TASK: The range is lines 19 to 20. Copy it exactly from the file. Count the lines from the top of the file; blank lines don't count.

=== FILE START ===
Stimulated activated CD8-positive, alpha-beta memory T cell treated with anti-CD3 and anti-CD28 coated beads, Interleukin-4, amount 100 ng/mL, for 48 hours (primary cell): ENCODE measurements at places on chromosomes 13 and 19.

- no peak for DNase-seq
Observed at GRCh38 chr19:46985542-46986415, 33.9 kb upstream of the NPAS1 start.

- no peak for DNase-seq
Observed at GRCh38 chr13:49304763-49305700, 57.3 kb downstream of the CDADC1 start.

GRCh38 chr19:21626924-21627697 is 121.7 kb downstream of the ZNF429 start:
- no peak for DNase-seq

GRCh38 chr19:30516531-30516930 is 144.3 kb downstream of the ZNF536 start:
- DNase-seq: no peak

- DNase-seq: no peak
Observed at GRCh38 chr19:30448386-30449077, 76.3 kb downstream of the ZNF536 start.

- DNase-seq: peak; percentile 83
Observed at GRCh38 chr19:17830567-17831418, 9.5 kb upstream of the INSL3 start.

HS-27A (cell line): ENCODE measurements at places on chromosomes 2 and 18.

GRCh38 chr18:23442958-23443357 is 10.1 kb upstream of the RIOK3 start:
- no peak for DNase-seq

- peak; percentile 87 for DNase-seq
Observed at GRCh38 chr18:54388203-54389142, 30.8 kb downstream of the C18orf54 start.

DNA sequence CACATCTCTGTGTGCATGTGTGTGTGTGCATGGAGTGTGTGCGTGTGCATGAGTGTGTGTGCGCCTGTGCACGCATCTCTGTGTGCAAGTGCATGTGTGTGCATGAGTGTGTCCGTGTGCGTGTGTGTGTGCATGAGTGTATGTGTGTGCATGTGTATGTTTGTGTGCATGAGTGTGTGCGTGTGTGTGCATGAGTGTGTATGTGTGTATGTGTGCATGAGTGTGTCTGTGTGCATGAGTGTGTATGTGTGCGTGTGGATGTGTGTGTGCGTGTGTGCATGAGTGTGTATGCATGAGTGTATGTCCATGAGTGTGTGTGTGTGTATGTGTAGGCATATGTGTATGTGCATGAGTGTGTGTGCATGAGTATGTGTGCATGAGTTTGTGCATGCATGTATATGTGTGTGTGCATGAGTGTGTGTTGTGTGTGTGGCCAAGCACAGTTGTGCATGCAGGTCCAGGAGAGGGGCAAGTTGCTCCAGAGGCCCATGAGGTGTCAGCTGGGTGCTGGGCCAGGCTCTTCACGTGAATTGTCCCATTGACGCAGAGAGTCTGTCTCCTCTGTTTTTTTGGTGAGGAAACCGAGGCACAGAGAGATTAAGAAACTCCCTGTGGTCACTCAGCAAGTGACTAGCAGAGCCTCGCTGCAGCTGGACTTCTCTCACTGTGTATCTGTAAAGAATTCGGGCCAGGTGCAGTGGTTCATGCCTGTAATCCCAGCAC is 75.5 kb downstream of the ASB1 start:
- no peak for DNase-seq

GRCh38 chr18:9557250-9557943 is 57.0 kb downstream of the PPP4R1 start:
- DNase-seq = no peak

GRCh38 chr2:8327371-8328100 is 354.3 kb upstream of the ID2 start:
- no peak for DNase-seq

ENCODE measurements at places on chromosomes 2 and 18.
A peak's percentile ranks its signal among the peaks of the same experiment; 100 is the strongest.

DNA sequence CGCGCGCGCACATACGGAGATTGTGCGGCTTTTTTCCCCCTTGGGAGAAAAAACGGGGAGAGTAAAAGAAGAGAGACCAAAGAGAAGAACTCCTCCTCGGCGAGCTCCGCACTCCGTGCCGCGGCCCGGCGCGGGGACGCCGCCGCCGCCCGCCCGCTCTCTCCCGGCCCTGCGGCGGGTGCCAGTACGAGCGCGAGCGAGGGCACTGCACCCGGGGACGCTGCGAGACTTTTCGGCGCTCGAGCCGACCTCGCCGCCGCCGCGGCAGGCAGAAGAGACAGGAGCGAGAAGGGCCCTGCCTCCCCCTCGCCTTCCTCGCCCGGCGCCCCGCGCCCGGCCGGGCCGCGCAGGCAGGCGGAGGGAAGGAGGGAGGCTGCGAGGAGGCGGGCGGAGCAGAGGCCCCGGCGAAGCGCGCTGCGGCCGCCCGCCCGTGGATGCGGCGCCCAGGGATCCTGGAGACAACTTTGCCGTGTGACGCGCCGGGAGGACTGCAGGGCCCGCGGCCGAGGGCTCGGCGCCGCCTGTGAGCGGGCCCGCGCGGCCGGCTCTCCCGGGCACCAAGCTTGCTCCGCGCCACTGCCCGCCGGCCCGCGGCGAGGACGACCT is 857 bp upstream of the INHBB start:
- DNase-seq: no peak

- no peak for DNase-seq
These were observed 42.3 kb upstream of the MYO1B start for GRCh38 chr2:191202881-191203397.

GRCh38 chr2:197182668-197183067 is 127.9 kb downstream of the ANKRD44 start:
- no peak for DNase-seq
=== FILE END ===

DNA sequence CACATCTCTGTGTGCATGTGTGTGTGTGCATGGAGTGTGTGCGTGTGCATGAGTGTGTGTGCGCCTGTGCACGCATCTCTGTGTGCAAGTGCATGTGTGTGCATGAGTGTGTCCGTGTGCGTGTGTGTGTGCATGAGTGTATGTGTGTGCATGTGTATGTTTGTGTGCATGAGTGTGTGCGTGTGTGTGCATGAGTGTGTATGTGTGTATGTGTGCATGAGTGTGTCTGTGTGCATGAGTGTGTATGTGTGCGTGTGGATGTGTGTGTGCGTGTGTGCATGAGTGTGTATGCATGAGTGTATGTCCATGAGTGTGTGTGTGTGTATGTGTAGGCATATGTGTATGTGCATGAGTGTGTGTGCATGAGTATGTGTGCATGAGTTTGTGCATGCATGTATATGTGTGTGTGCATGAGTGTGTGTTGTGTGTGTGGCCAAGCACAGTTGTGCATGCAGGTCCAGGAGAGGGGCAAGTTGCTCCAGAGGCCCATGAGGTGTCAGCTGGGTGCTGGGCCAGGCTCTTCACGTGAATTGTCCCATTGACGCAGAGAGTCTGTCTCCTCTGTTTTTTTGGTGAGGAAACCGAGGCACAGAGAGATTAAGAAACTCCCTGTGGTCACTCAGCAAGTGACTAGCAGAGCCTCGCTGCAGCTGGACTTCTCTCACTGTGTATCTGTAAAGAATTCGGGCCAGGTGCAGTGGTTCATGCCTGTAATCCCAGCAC is 75.5 kb downstream of the ASB1 start:
- no peak for DNase-seq